Unfurling green energy revolution to make economy competitive

Some eco-friendly families place solar panels on their countryhomes (Novosibirsk Region).Source: www.rmcip.ru

Some eco-friendly families place solar panels on their countryhomes (Novosibirsk Region).Source: www.rmcip.ru

The Russian government has launched an ambitious $300 billion plan that will reduce its dependence on oil and could spark a green energy revolution in the country.

Every year, Russia wastes enough energy to power the French economy, but new evidence suggests that the Kremlin is determined to change its ways.

The Russian government recently approved a $300 billion energy efficiency programme that will trim the fat from Soviet-era factories and buildings, signalling a green energy revolution in the making. “The political winds have changed at the top and there is a growing consensus that climate change is happening, and there is a will to change and build a more efficient economy,” said Kevin James of London-based investment adviser Climate Change Capital. He added that the raging forest fires of the summer have only sharpened the realisation about the need for more vigorous steps to combat global warming.

Russia is the world’s biggest oil and gas producer and cheap, government-capped domestic energy prices have sapped the motivation to conserve energy. That's why President Dmitry Medvedev has taken a tough line on the environment, supported by a report from the World Bank, which said that improving energy efficiency will improve the country’s productivity and competitiveness. Declaring the target of making the economy 40% more energy efficient by 2020, Medvedev has taken political initiatives to reduce Russia’s dependence on oil, from phasing out the use of incandescent light bulbs that use more electricity than energy-efficient bulbs.

Although Russia lags far behind China, the world’s leading manufacturer of wind turbines and solar panels, the government has announced plans to build eight plants that will produce energy-saving lamps. The first Russian solar plant, estimated at $99 million, will likely light up the North Caucasus resort city of Kislovodsk next year. More solar and wind plants are in the pipeline.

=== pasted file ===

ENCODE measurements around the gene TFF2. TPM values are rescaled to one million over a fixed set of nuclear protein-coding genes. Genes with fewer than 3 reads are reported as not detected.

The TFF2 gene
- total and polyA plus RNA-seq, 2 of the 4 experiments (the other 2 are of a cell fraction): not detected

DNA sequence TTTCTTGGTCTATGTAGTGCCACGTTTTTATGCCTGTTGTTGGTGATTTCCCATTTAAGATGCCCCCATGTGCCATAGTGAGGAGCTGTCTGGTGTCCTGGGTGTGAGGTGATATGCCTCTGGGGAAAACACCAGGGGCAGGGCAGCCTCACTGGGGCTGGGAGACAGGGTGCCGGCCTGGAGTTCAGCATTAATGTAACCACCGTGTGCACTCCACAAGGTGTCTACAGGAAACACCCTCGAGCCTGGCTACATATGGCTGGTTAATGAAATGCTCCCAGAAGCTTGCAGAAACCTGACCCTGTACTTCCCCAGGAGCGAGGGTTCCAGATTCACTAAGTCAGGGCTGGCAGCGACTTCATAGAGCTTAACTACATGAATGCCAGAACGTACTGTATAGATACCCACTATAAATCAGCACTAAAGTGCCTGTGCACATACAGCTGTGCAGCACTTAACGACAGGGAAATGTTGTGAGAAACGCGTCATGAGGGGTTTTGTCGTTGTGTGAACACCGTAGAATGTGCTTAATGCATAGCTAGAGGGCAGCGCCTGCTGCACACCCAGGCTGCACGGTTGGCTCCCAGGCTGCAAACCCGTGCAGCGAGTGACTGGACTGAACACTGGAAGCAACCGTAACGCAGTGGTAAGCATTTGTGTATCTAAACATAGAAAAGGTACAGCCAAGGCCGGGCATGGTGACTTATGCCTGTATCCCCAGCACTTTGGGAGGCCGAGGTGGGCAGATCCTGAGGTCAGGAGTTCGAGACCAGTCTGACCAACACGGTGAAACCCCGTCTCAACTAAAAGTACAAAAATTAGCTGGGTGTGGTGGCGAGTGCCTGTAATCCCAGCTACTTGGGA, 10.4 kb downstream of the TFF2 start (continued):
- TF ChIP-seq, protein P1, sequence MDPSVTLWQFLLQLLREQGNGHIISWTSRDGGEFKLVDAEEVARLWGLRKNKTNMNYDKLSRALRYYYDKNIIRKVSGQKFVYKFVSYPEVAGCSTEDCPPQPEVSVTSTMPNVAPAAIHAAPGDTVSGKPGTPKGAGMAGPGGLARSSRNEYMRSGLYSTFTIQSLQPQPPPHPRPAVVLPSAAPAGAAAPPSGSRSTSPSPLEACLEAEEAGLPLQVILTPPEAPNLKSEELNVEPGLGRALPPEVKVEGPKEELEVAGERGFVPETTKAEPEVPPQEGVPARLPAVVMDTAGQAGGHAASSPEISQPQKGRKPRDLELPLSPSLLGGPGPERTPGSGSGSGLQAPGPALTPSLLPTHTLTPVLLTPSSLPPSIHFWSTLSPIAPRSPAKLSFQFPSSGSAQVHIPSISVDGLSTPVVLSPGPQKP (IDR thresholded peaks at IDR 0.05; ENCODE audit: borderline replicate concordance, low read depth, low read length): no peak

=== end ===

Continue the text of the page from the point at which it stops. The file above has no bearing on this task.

Rostovteploelektroproyekt, a Russian company specialising in the design of energy plants and equipment, is planning to develop wind and solar power worth $300 million in the Krasnodar region. The wind project could start as early as next year. Russian energy giant RusHydro has plans to build a wind-power park in St Petersburg.

Hydropower is another focus area. Italian energy giant ENEL and RusHydro signed a pact in June to work on renewable power projects, including tidal and geothermal power projects, as well as in retail power sales. Biofuel development is making progress. In June, presidential economic adviser Arkady Dvorkovich said the government should support small energy-generating projects that use biofuel by giving them tax breaks and subsidised interest rates.

Russia’s Natural Resources and Environment Ministry, too, has turned serious and has drafted a bill in August to promote recycling.

Many NGOs have commended these laudable plans, but point out lacklustre delivery. “The government is not green and many policies are anti-environmental,” says Vladimir Chouprov of Greenpeace.


Russia is getting into the hybrid car business. At the start of this year, multi-billionaire Mikhail Prokhorov said he would launch the mass production of inexpensive electric cars, with a project that has Putin’s personal backing. The first 3 prototypes of the $12,000 car are due to roll off the production line in December.

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